I do not wear a poppy normally when I have it has been a purple one, now you may ask what is that , well it is for all the animals whose lives were taken in man’s wars. I have very little time for those who having never served in any of the services, turn up to show the support they do not actually give to those who have been damaged. I am sick to death looking at the Queens relatives covered in unearned medals.
    It will soon be a hundred years since the first world war ended and not much longer for the end of the second, I am sixty eight now and I was born two years after it ended. Whilst not forgetting or at least learning the reasons behind these conflicts we should put an end to this whole business.
    I surely am not alone in thinking that “Britain” is sinking into a culture of war and celebrating war.

    • You most certainly aren’t alone in thinking this. I think your purple poppy is a nice touch. One I hadn’t heard of before and I hope that when people ask you about it, they go away thinking.

      • No, you are not alone and neither are you alone in thinking of the animals who have died in man’s wars. I’d never heard of the purple poppy, and it is many years since I found that I was sickened by the poppy culture and the implied celebration of death and destruction and stopped wearing the red poppy, though I have sometimes contributed to the fund. I have often though of the animals caught up in, or used in wars though, those that suffered uncomprehendingly in the blasts and gases and radiation etc. And it makes me feel so sad to see youngsters, still kids really, training in the forests in Scotland to go kill and be killed in foreign lands on the whim of the establishment. There is nothing noble about war, nothing to celebrate about maiming and killing, and nothing to be proud of when the maimed and broken are then abandoned on their arrival home

  33. arthur thomson says:

    Sorry, I should have said what a brilliant post this is Paul.

    It is such a relief, after a lifetime of difficult years, to be able to go on the net and enjoy articles and comments that reflect or constructively challenge my own points of view.

  34. Alan says:

    OT: Check out the new ‘British’ passport. It’s supposed to represent ‘UK’ creativity. There are apparently nine people pictured. Some people are upset as only 2 are women. Take a look and see if you can spot how many of the 9 are Scots, Welsh or Irish. There are anonymous men in kilts though!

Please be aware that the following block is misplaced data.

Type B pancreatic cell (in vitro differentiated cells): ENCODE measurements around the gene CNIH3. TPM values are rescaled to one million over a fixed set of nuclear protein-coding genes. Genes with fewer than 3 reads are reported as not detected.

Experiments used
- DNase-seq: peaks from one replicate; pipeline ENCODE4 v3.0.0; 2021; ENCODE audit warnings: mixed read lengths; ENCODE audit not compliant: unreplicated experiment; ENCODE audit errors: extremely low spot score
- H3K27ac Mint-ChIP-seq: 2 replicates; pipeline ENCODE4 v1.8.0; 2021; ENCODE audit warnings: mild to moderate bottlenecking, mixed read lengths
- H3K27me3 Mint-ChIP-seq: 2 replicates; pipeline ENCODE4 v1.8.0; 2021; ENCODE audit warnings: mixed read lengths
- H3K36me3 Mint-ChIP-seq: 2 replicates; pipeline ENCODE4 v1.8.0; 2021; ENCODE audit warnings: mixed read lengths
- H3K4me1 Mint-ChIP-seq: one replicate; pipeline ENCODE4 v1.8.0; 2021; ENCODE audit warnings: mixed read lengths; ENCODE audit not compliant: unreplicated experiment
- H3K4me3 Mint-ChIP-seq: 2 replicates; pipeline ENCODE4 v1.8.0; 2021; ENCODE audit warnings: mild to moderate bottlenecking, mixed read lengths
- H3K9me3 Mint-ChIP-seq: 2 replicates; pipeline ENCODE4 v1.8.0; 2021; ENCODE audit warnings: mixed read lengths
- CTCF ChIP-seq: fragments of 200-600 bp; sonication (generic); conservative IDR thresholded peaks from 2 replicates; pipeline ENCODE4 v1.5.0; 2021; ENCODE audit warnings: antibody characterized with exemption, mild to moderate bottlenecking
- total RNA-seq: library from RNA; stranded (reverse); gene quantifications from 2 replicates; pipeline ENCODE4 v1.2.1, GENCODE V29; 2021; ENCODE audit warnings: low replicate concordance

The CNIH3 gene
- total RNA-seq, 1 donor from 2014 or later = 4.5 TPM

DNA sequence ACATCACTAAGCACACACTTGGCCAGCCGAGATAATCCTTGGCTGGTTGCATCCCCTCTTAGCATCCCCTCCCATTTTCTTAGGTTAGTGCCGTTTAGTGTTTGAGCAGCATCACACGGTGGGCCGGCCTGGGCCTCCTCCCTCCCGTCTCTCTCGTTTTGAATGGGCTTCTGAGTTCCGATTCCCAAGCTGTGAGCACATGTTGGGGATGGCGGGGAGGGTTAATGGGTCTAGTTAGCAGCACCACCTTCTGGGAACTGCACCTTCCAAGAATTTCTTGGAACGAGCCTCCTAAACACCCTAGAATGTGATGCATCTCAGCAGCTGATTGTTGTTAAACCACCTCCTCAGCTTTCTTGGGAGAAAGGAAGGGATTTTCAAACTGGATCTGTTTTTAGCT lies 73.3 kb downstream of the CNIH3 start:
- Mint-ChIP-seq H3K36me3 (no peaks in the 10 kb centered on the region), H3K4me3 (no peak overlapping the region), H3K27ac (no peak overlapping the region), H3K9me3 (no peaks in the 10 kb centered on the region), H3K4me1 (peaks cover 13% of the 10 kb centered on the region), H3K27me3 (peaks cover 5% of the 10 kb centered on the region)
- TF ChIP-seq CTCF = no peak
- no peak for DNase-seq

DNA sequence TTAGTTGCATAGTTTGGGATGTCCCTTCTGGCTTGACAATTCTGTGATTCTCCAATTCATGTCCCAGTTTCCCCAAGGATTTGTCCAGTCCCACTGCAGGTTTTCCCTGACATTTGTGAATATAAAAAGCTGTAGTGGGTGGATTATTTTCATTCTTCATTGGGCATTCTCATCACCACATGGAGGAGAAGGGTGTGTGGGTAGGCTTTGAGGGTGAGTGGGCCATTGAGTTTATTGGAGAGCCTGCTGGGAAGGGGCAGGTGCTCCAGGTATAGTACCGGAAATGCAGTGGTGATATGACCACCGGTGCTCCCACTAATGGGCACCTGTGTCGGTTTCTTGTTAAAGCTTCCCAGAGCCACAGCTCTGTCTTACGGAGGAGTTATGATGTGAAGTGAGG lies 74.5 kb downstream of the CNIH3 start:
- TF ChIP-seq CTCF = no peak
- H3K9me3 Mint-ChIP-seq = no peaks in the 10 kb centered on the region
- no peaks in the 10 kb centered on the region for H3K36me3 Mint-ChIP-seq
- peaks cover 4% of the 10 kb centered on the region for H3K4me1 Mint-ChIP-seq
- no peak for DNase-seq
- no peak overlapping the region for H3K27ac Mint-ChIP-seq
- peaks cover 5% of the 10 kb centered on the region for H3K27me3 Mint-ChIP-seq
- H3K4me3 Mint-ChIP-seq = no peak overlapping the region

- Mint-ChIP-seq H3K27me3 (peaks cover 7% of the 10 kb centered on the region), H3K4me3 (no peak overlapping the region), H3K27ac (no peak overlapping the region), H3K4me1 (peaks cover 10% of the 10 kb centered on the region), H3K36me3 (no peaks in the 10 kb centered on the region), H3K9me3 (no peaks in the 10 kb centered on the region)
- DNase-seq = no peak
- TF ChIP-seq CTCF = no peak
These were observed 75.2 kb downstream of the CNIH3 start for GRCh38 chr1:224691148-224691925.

35. My passport is up for renewal next year. Don’t think I’ll bother

    • Alan says:

      Link to the pictures in the new one here. The symbolism tells you everything you need to know about the distribution of power in the UK.

      • Guga says:

        That definitely looks like an English passport, and even the Indian colonials get greater exposure than the Scottish colonialswith the latter seeming to be an afterthought.

        The sooner we get our independence and our own Scottish passports, the better.

  36. Mark Wilkinson says:

    I’ve written to The national on this subject:
    My Grandparents, my Great-Grandparents and my Great-Great Grandparents all fought in the Great War and the Second World War. Since I was a boy I have attended and taken part in Remembrance Services. But I find I can no longer attend in all clear conscience as the event has, as far as I can see, been utilised for other causes.
    ‘Lest We Forget’ is a phrase tied tightly to the poppy and to the ceremony of Remembrance, and it seems that this powerful phrase has now become a token utterance. Wwilkinson.mark.1969e are supposed to remember the mindless slaughter of the Great War and the sacrifice of life in defence of freedom in World War 2. This are two conflicts which did unite almost everyone and which few could argue against; those who did were mostly those who objected to war itself for conscientious reasons.
    These last few years have seen a change in the focus of Armistice Day. Poppy Week has become a month long event. The poppy has been adopted by some as a year round symbol of British Nationalism. The poppy has gone from a sober symbol of remembrance to a gaudy decoration for trucks. Anyone appearing on television without a poppy is interrogated as to their reasons, before being subject to abuse. The BBC coverage of the Remembrance Parade from Whitehall is now preceded by coverage of British troops on deployment in Afghanistan or Iraq or some other corner of the globe, making it plain that this is no longer about remembering mans inhumanity to man and how it should never happen again, but it’s about all of Britain’s war dead; in Oil Wars which are or were opposed by many people across the country, and which the UK government still cannot bring itself to reveal the truth about or in post colonial conflicts as it struggled to retain a dying empire.